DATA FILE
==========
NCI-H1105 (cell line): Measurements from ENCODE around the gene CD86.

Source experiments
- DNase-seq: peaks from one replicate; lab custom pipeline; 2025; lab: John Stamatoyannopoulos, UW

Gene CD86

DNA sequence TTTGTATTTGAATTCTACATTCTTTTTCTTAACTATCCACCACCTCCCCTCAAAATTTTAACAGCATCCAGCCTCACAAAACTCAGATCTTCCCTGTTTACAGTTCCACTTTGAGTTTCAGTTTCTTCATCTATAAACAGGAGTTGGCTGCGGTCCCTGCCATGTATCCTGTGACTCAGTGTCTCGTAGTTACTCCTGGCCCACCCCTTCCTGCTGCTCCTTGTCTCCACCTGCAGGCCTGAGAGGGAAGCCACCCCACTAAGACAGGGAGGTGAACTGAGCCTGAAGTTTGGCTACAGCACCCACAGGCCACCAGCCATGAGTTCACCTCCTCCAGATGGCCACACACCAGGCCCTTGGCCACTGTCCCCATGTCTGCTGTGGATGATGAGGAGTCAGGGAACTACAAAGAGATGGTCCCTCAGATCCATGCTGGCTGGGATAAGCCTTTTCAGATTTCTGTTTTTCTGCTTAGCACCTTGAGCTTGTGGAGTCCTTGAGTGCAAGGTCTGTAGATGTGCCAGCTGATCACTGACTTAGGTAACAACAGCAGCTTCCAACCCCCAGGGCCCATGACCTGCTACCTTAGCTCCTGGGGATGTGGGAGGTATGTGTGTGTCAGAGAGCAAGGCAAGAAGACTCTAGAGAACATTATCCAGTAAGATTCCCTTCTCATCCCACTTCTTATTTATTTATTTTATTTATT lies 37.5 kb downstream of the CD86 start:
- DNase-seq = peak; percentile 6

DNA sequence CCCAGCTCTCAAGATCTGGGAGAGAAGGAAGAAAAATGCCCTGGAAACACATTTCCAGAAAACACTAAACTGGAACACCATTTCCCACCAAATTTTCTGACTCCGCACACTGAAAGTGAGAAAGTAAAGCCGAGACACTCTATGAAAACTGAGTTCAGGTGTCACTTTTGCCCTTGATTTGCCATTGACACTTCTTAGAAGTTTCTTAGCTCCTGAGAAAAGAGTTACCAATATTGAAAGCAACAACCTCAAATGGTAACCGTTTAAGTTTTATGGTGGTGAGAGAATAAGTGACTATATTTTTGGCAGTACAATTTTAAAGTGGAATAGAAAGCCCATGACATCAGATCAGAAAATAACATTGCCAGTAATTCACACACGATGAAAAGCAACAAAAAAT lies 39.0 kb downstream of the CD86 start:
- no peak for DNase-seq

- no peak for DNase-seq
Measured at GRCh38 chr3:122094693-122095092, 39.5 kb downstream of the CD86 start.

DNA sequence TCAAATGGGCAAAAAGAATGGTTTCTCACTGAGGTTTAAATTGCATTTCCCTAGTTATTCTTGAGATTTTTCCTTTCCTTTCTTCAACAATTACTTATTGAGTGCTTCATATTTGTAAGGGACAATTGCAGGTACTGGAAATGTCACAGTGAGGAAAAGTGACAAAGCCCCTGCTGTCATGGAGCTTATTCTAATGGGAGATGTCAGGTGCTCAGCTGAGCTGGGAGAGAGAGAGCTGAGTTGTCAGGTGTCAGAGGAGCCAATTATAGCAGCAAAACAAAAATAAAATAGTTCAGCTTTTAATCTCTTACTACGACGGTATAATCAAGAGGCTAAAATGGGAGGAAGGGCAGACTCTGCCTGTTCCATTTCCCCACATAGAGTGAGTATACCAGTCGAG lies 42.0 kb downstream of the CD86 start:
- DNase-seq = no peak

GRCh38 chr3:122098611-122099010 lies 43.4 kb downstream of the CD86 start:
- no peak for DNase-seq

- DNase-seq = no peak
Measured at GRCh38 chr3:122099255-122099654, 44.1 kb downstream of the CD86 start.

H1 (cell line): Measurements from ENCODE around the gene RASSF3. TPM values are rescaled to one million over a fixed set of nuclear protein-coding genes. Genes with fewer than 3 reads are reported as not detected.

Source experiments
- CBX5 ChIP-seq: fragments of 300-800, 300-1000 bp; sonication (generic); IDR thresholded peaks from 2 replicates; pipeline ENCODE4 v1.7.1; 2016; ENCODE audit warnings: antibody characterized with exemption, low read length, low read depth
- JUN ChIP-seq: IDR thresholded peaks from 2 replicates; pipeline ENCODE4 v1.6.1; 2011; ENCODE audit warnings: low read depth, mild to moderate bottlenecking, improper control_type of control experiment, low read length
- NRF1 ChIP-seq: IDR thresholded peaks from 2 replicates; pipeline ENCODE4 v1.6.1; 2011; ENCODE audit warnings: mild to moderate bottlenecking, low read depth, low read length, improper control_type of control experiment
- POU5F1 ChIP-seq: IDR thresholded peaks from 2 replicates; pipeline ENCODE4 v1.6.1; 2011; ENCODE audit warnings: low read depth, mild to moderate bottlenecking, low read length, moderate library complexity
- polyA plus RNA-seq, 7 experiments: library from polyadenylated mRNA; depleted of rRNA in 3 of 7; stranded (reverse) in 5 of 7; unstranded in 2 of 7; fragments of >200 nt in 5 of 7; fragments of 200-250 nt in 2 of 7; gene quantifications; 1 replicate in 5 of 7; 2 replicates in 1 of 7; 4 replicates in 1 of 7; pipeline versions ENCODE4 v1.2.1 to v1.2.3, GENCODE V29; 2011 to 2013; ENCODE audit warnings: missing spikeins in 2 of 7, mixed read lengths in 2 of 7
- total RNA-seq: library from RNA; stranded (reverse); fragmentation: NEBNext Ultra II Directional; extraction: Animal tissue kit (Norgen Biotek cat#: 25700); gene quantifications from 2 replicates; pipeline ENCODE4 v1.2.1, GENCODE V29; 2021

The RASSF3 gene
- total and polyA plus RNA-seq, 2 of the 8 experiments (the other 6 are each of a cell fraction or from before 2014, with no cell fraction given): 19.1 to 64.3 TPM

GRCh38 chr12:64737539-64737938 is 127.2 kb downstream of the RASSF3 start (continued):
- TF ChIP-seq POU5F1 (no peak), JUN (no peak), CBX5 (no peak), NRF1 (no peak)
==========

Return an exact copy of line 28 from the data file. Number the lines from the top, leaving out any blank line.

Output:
- TF ChIP-seq POU5F1 (no peak), JUN (no peak), CBX5 (no peak), NRF1 (no peak)